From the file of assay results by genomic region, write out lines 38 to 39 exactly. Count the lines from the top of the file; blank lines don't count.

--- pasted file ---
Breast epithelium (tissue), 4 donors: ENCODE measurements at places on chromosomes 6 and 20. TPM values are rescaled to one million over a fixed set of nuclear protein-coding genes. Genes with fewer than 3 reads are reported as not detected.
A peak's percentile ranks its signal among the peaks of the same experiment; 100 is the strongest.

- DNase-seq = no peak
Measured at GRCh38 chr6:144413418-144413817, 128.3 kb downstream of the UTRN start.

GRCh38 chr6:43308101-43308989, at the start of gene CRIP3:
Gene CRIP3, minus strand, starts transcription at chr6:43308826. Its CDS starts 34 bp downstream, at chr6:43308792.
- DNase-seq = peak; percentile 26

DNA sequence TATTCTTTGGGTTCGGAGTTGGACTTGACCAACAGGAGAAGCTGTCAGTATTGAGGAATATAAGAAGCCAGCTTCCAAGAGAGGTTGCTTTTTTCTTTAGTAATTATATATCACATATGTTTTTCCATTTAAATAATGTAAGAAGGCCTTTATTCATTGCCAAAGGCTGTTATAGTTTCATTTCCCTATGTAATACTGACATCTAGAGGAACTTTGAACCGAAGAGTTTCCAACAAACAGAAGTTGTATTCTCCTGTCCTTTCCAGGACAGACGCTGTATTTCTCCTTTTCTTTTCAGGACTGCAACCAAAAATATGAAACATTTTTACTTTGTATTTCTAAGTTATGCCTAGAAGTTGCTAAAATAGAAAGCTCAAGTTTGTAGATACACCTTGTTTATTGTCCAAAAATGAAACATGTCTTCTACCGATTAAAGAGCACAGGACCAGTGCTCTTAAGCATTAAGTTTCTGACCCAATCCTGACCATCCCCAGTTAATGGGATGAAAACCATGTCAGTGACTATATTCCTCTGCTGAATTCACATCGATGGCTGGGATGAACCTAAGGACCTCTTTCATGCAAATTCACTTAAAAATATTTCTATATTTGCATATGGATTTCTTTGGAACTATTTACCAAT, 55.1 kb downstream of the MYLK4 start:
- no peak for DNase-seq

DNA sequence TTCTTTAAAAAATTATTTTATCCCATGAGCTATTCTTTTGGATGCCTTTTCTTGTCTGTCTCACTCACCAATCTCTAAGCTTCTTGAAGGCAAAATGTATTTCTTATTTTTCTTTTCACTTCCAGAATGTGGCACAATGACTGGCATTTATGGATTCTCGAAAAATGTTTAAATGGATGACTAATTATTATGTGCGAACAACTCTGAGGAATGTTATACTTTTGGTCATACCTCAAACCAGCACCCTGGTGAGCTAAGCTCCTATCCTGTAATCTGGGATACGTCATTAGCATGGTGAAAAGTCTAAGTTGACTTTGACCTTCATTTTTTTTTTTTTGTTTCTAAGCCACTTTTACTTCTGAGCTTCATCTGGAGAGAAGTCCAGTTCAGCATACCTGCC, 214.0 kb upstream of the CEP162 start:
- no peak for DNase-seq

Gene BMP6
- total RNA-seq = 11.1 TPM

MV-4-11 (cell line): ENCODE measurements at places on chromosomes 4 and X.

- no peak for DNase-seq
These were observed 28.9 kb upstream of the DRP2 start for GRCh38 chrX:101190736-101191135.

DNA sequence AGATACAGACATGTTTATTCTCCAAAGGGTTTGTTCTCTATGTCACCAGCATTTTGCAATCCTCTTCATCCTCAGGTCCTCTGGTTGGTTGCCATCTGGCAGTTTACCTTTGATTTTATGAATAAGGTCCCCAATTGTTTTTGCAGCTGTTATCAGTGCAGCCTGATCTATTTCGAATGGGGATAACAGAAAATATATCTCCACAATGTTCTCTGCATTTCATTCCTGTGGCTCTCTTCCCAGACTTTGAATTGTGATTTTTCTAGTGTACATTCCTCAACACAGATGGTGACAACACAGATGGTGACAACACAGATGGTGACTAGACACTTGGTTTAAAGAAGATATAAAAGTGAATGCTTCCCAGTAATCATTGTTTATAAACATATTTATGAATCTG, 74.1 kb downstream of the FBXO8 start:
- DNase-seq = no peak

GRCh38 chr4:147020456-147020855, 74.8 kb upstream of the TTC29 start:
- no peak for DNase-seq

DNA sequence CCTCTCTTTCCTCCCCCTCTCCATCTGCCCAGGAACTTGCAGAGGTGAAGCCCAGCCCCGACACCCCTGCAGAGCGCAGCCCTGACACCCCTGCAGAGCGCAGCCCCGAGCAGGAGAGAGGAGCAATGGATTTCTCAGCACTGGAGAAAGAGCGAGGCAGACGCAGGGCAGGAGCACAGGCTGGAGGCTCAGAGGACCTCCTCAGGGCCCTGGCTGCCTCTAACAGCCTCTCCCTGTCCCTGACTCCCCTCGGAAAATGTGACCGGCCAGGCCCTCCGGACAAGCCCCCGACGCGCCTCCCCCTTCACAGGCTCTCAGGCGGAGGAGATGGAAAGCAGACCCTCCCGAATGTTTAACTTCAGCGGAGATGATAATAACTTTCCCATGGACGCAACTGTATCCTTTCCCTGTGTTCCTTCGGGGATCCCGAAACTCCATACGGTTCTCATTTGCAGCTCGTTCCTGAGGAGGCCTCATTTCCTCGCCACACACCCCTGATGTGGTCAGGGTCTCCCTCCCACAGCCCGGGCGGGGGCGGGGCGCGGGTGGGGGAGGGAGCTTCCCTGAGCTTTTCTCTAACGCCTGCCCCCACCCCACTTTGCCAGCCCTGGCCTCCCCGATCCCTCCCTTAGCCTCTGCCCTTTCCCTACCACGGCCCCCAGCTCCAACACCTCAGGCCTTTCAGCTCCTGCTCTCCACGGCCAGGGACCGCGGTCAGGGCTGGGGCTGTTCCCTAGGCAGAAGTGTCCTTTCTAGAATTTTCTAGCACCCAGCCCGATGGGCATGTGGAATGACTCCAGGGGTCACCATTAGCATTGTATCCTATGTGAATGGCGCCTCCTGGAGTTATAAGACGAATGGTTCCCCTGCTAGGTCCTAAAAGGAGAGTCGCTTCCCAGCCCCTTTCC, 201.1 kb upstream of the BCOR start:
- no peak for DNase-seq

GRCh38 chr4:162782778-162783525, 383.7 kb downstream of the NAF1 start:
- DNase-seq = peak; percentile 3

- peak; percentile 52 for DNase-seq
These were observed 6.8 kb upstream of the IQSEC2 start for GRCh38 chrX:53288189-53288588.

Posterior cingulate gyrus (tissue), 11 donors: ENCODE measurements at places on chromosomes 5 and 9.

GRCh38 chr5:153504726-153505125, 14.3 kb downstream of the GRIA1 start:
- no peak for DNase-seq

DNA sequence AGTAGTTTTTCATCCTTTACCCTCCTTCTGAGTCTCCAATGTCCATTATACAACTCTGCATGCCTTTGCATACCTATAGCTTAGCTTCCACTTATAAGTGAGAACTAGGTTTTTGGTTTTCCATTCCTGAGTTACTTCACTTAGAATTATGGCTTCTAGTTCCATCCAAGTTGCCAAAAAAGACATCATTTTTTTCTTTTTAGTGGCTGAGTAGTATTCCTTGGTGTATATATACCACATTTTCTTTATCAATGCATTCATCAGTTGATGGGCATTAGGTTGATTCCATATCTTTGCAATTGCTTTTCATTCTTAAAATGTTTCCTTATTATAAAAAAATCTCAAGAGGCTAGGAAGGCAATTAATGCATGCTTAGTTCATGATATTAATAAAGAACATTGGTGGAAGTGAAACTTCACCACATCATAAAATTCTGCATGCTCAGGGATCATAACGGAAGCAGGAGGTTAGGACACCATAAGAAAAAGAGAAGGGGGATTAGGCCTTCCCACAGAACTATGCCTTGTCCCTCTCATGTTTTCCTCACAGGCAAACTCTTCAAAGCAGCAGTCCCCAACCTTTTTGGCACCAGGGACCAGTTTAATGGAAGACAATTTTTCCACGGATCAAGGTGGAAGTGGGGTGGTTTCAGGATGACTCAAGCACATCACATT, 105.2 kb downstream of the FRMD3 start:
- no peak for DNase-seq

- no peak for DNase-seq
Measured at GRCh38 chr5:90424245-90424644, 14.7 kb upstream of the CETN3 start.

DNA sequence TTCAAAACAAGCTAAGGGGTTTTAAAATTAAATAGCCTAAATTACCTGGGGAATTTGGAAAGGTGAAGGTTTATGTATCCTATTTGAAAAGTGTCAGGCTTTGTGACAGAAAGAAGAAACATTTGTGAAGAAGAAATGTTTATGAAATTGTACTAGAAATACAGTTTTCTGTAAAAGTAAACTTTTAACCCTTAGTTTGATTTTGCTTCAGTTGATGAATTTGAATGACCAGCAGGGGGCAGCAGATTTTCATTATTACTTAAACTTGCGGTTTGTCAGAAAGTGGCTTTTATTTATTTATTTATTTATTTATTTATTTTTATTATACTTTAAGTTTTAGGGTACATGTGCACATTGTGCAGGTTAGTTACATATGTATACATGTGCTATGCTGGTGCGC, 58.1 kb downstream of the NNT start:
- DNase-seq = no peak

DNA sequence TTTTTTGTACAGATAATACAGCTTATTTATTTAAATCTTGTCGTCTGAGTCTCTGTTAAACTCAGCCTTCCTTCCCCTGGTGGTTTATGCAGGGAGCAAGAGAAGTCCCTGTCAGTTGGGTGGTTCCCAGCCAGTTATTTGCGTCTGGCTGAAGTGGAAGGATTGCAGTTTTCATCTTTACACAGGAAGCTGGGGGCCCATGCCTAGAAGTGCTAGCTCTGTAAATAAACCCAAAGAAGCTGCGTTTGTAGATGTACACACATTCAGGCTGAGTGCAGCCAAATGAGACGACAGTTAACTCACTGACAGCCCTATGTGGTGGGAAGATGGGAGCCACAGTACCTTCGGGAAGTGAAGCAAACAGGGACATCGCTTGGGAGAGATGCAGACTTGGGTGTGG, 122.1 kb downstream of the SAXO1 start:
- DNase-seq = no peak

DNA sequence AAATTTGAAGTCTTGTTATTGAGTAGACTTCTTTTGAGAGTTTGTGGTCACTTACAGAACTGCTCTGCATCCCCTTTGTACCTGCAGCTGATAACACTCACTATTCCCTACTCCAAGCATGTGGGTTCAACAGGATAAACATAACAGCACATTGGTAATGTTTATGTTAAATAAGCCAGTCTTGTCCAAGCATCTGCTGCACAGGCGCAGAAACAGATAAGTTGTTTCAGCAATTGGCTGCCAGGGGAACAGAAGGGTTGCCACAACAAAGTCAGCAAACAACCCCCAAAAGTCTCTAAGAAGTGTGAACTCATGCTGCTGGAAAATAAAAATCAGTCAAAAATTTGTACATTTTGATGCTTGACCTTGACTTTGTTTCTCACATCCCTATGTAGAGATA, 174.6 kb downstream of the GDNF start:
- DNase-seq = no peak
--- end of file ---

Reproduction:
DNA sequence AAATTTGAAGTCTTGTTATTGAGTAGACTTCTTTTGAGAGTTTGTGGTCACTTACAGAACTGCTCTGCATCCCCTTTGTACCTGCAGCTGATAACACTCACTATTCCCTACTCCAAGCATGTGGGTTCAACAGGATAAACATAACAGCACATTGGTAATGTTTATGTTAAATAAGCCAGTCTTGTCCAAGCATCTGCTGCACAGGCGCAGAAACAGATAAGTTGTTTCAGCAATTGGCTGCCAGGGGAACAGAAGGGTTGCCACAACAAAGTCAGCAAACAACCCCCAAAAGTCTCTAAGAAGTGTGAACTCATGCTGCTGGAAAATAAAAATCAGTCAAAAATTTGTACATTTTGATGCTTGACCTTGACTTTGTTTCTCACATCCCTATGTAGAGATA, 174.6 kb downstream of the GDNF start:
- DNase-seq = no peak